Collateral Repricing on the Horizon
Source: Michael Ballanger
May 9, 2023 (Investorideas.com Newswire) Michael Ballanger of GGM Advisory Inc. reviews the current state of the gold market as well as one lithium company that he believes will be at an advantage.
Dr. Hunter S. Thompson was at once my favorite reporter and author back in the crazy 1970s when he made his fame reporting on the life that he actually lived in the '60s and '70s, a roving commentator for Rolling Stone magazine covering Hell's Angel's murder trials, the Democratic Presidential campaign of 1972, and a myriad of other topics and news headlines that were totally irrelevant to anything other than the counterculture lifestyle of the younger generation at the time.
Describing 1972 U.S. presidential candidate Edmund Muskie as a "drug-addicted felon," he was seen grasping for Muskie's pantlegs through the bars at the rear platform of the caboose of the campaign train that was to stump all across Florida. Thompson spread a rumor in Miami that Muskie had become addicted to a rare jungle root called "Obogaine" that hunters in the Amazon would use to stay silent and motionless while awaiting prey.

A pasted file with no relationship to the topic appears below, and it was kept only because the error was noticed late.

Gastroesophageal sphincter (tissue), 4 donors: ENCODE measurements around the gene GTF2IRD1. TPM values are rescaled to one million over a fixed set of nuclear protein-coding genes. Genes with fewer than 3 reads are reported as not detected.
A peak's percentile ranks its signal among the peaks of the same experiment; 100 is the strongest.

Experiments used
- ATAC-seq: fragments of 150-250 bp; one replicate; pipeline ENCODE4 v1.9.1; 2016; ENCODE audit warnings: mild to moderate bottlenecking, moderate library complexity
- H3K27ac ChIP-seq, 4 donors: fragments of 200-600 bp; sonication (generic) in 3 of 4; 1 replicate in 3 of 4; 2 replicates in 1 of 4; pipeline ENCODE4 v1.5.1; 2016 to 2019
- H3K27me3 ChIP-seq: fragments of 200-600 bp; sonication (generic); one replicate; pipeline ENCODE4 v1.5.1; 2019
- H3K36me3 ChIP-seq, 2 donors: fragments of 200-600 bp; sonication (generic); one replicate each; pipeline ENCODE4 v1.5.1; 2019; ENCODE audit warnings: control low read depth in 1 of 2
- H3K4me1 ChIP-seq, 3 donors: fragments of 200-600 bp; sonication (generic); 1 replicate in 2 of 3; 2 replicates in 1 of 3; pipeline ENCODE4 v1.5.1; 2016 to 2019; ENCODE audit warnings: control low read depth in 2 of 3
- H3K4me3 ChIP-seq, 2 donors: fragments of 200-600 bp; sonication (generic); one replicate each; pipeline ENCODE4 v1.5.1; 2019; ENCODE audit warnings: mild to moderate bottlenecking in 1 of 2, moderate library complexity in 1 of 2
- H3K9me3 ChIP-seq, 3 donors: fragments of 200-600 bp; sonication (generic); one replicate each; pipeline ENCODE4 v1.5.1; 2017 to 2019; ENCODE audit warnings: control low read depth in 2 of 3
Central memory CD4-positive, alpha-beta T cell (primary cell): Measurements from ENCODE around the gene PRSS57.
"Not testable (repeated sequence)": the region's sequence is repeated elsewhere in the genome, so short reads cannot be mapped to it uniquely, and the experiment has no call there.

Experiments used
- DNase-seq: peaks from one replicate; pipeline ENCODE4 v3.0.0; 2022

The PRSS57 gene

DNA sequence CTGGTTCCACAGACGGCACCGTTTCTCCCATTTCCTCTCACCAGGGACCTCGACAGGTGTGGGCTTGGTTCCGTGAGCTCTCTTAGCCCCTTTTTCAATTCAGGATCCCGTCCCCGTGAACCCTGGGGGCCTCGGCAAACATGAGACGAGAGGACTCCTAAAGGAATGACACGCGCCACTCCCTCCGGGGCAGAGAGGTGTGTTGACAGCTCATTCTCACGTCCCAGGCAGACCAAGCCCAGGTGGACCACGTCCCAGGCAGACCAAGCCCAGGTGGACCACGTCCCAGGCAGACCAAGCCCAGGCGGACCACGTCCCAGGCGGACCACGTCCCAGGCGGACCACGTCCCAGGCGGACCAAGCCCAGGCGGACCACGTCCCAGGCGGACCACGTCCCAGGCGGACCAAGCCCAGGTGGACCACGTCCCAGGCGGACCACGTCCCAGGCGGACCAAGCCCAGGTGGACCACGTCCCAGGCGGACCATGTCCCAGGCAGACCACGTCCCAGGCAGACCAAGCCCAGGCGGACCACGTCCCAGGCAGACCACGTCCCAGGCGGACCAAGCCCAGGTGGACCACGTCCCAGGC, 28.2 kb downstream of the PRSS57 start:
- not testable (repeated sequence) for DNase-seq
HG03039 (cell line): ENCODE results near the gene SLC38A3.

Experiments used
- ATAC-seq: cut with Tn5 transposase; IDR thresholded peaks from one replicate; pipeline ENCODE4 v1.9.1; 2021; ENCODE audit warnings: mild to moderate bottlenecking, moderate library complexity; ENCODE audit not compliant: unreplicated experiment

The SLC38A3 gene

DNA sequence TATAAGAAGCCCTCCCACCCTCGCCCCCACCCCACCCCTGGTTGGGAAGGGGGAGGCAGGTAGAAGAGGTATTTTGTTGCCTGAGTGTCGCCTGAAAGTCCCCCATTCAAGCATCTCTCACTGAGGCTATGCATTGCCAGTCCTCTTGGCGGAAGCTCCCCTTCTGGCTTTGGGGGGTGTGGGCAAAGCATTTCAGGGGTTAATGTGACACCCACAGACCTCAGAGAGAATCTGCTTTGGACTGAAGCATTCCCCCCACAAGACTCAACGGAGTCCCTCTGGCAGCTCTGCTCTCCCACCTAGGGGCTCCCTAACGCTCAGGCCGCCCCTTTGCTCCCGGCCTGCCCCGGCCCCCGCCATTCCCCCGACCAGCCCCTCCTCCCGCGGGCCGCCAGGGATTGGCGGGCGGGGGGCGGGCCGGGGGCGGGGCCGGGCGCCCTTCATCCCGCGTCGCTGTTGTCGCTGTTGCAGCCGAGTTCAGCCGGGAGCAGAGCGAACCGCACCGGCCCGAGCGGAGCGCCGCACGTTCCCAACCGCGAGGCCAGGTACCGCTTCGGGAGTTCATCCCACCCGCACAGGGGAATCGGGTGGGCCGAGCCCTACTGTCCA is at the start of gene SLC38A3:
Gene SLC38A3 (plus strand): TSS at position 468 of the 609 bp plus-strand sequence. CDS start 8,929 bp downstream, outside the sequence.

It was said that Muskie's handlers administered the drug to avoid political gaffes being picked up by the media. Hence, Muskie's once animated orations were replaced by monotonous, drone-like speeches read off queue cards with ever-decreasing pep and creativity. Muskie eventually resigned for "personal reasons," but it was said that what he was seeing when the drunken lunatic Thompson lunged clawing for his feet on the caboose that day was a "fire-breathing, yellow-eyed, dragon with razor-sharp fangs and slithery tongue."
So, the quote included with the title of today's missive that would have "luck" as "the very thin wire between survival and disaster" is as true a statement as ever breathed. Only from the mouths of a 60's creation like Hunter S. Thompson could one ever hear truisms quite like those of that seriously-flawed yet brilliant decipherer of life in the counter-culture world of drugs, sex, and rock-and-roll.
Luck, as one would surmise from the Thompson-ian definition, is truly that "very thin wire," and no better way to observe it than being a participant in the financial markets in 2023.